The songs penned by singer-guitarist Lennon and his collaborator, vocalist-bassist Paul McCartney – and, to a lesser extent, those authored by guitarist-vocalist George Harrison – expanded rock’s expressive capabilities, and broadened the audience for the music beyond its youthful base. Their producer George Martin transmuted The Beatles’ bold imaginative leaps in the studio, bringing theretofore unimaginable musical and technical textures to their recorded music. After sensationally announcing themselves with a string of irresistible hit singles that were greeted with unprecedented sales (which persisted until the end of the group’s existence), The Beatles established the long-playing album as the principal commercial format, and as a forum for artistic expression. And their massive popularity on a global scale inaugurated the era of the stadium concert. In sheer magnitude, their achievement remains unrivaled to this day.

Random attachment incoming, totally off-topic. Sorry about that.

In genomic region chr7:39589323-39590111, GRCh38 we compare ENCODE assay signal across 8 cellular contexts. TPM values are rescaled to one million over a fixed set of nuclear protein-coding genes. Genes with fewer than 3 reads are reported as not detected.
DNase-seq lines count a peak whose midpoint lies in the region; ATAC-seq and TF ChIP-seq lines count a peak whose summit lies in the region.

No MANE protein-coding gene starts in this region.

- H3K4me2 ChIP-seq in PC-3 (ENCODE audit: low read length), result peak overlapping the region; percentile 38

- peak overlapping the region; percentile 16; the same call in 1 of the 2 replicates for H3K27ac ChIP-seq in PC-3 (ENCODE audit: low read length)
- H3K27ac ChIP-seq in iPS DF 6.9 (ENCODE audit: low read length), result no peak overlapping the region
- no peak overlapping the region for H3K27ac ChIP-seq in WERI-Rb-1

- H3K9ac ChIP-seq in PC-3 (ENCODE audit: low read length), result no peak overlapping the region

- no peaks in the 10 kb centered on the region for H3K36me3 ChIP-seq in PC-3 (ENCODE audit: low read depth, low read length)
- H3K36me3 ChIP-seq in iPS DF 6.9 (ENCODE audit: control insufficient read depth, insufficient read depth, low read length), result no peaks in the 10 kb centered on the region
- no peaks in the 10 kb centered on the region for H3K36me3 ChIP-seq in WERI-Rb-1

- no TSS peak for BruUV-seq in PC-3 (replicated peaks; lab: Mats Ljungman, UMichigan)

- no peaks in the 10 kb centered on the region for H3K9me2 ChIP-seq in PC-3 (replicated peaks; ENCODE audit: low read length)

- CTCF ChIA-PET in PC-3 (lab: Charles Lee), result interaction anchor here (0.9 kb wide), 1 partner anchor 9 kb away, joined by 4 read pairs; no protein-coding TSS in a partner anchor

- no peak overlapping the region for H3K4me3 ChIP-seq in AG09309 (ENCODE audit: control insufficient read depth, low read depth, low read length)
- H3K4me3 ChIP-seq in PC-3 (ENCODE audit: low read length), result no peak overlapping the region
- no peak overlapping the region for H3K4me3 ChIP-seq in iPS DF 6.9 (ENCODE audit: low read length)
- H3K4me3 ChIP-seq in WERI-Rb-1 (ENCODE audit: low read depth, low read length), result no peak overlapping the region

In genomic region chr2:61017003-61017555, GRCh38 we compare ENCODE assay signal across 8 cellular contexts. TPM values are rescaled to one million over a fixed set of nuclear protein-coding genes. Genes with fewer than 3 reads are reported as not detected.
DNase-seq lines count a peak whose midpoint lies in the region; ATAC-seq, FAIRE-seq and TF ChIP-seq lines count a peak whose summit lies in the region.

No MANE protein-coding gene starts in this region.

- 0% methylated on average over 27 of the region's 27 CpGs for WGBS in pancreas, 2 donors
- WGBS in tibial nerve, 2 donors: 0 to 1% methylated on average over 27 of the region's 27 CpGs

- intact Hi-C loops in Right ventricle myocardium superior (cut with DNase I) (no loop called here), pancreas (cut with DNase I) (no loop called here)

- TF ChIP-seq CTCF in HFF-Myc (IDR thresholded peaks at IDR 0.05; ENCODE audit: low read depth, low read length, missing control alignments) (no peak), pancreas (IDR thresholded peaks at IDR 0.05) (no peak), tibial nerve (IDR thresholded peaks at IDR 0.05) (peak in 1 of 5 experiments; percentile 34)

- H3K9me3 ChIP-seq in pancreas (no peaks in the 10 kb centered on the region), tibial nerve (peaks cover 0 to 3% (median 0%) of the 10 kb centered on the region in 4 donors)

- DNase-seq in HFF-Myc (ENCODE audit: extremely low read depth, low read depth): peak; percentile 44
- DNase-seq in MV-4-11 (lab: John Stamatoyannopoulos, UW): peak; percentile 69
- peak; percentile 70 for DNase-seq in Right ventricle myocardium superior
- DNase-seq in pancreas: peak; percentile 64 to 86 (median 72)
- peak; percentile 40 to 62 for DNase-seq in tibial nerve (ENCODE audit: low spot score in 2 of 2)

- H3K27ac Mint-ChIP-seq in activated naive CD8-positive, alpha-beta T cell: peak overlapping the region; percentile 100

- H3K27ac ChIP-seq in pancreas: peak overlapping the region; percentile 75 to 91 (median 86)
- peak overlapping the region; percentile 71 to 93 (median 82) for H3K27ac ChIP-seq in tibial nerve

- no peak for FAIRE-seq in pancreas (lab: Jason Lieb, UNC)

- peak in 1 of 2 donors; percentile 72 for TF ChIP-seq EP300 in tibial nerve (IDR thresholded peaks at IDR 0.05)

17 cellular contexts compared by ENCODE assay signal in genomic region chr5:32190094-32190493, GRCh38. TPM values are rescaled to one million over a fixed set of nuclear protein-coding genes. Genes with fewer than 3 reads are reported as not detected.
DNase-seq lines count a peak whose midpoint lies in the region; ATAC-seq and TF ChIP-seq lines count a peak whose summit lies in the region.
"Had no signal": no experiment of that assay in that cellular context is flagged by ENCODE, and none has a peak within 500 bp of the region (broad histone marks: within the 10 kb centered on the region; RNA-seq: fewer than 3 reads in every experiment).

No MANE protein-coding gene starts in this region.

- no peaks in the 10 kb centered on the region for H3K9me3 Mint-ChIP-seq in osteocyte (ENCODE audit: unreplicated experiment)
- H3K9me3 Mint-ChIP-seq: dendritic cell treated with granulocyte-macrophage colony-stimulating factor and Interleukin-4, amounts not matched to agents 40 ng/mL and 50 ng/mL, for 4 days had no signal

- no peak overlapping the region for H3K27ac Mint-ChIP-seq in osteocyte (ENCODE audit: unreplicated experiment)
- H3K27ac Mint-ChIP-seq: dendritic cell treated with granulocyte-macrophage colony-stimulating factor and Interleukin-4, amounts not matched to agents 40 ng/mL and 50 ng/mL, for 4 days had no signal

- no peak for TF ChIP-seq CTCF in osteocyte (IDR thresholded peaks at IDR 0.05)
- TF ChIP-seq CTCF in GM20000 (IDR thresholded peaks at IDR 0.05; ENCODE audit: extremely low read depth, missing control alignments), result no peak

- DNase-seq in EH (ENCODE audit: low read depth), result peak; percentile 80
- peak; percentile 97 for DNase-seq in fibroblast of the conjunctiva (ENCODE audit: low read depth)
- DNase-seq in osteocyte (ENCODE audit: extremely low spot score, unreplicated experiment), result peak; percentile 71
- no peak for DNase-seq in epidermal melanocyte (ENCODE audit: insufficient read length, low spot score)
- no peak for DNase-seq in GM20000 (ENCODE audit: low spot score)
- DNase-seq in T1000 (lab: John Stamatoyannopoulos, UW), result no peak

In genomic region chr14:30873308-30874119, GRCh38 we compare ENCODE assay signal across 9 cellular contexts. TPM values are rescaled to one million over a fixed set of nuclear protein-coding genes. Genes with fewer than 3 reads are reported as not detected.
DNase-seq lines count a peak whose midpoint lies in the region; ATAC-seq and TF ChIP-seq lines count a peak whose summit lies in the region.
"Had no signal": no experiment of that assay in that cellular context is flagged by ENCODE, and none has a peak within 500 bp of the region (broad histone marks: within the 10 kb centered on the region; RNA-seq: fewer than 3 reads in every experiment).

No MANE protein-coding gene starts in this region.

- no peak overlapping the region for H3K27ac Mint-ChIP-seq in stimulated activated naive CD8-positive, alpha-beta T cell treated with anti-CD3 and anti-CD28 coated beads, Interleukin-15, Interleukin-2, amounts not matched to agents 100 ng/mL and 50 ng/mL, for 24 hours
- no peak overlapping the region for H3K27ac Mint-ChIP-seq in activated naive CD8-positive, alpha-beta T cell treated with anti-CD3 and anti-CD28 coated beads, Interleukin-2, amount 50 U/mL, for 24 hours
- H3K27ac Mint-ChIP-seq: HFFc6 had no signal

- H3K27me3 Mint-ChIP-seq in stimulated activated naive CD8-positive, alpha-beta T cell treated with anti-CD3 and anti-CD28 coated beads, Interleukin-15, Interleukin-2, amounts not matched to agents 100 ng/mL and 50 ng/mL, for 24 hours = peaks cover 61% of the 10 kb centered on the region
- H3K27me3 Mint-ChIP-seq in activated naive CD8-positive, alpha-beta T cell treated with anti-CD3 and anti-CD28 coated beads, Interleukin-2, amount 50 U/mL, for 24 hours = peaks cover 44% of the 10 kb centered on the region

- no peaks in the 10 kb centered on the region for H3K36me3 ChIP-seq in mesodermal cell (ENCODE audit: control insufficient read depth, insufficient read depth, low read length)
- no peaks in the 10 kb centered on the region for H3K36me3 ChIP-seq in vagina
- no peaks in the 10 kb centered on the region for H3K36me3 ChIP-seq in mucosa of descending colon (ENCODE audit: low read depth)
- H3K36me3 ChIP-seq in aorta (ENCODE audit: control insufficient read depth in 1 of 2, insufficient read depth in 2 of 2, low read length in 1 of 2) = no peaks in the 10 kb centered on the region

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August 11, 2009

Posted by phil blankenship, August 12, 2009 12:03pm | Post a Comment
District 9 movie ticket stub

The Second Weekend in August, 1969 ... Part Two

Posted by Whitmore, August 11, 2009 11:05pm | Post a Comment

Some observers see this second weekend in August, the 8th thru the 10th, 1969, as effectively the end of the sixties’ counterculture as seen through rose colored glasses. The Vietnam War (which was never formally declared a war) was grinding on. In 1969 there would be 11,616 US military deaths, the second highest count during the war; almost 22,000 Vietnamese soldiers would be killed that year. This week would see the deaths of 169 US military personnel, over the weekend alone some 84 US soldiers would die. And every night TV newscasts were blanketed with those images. Vietnam is often characterized as the "living-room war" or the "television war." It was the first war to be methodically documented nightly on television, and at a moment when TV was becoming a compelling presence in daily life.